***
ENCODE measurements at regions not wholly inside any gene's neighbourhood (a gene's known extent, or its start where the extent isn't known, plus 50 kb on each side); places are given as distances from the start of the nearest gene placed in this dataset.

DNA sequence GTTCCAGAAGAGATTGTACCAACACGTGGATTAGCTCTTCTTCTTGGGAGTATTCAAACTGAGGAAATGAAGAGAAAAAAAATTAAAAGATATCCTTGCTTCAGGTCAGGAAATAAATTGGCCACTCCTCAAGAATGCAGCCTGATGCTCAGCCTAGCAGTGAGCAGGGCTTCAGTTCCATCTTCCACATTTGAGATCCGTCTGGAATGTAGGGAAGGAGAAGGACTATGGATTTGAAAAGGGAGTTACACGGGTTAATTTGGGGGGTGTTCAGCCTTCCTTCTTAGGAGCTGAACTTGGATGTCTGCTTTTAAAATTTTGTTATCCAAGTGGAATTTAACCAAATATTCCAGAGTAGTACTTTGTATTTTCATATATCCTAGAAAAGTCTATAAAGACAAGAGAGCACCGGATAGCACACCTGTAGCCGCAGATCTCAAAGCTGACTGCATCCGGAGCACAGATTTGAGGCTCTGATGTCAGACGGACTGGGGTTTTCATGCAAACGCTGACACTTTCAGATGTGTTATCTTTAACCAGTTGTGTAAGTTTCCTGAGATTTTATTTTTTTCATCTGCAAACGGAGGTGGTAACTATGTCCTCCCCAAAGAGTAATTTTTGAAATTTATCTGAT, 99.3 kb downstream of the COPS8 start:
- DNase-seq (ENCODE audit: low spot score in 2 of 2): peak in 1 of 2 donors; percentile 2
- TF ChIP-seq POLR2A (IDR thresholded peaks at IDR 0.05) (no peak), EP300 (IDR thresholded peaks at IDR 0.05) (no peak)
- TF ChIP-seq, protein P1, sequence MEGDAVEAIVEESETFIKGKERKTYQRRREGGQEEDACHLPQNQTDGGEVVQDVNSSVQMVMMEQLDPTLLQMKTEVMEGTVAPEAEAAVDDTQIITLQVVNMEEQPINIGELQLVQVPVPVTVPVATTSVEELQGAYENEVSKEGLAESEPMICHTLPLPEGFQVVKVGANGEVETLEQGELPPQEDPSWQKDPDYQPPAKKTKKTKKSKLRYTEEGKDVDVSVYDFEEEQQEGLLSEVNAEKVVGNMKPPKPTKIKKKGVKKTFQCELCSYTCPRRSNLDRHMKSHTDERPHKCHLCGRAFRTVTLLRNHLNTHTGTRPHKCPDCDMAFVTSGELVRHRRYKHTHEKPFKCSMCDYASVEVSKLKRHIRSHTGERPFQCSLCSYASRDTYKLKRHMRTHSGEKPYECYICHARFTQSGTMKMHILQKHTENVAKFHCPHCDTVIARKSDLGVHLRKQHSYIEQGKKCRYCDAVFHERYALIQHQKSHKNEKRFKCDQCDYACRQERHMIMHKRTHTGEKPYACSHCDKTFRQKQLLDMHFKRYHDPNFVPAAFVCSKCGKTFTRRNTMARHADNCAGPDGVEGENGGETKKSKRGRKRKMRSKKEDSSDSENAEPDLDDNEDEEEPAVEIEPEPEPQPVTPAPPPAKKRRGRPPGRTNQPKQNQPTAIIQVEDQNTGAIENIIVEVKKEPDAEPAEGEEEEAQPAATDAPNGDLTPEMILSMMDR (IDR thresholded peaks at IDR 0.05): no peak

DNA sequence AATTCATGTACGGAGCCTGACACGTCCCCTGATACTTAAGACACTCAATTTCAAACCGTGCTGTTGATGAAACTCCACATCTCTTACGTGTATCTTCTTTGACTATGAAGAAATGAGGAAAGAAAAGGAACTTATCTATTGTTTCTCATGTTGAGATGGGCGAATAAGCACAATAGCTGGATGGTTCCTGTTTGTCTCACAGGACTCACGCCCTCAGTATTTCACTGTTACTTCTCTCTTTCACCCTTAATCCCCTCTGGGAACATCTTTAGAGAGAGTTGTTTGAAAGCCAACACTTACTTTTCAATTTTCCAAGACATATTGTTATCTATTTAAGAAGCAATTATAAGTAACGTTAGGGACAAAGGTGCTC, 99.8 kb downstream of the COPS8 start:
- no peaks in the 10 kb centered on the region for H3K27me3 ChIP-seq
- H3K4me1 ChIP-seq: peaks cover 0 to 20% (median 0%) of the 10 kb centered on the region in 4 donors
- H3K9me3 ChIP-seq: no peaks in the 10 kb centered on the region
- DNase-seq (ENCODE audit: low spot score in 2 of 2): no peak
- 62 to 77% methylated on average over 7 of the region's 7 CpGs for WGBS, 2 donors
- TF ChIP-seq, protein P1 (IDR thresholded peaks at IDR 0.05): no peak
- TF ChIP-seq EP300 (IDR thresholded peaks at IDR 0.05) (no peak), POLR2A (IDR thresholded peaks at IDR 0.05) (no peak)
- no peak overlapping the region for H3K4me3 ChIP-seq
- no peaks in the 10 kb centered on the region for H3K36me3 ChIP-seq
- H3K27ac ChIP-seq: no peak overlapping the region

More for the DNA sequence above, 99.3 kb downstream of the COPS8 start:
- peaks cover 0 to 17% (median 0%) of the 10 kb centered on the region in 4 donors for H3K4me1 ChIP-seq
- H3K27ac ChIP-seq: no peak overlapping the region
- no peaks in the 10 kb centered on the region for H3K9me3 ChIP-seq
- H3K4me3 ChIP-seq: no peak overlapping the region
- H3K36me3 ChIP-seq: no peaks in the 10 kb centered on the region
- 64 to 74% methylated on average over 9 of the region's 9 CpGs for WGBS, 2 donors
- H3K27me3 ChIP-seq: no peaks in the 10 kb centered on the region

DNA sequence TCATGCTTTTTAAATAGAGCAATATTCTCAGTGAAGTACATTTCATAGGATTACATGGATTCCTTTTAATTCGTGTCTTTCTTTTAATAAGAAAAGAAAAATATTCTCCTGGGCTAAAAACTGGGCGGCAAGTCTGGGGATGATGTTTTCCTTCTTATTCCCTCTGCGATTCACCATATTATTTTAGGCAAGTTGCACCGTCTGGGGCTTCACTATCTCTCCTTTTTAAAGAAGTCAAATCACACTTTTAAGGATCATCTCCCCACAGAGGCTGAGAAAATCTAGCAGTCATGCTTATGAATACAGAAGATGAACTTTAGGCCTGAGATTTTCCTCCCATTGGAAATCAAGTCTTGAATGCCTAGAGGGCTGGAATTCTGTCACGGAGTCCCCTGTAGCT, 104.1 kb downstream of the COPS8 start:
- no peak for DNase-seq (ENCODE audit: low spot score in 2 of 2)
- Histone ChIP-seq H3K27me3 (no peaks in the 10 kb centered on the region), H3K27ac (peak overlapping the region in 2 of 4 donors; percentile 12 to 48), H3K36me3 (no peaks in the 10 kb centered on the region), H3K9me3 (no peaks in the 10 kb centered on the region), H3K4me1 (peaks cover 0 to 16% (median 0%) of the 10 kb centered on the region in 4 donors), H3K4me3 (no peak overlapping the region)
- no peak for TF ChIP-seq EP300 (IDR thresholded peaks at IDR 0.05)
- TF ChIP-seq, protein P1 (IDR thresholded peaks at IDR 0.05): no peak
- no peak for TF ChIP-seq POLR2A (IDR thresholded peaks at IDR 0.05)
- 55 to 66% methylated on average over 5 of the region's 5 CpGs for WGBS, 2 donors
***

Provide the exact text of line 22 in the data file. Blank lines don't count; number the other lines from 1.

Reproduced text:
- H3K36me3 ChIP-seq: no peaks in the 10 kb centered on the region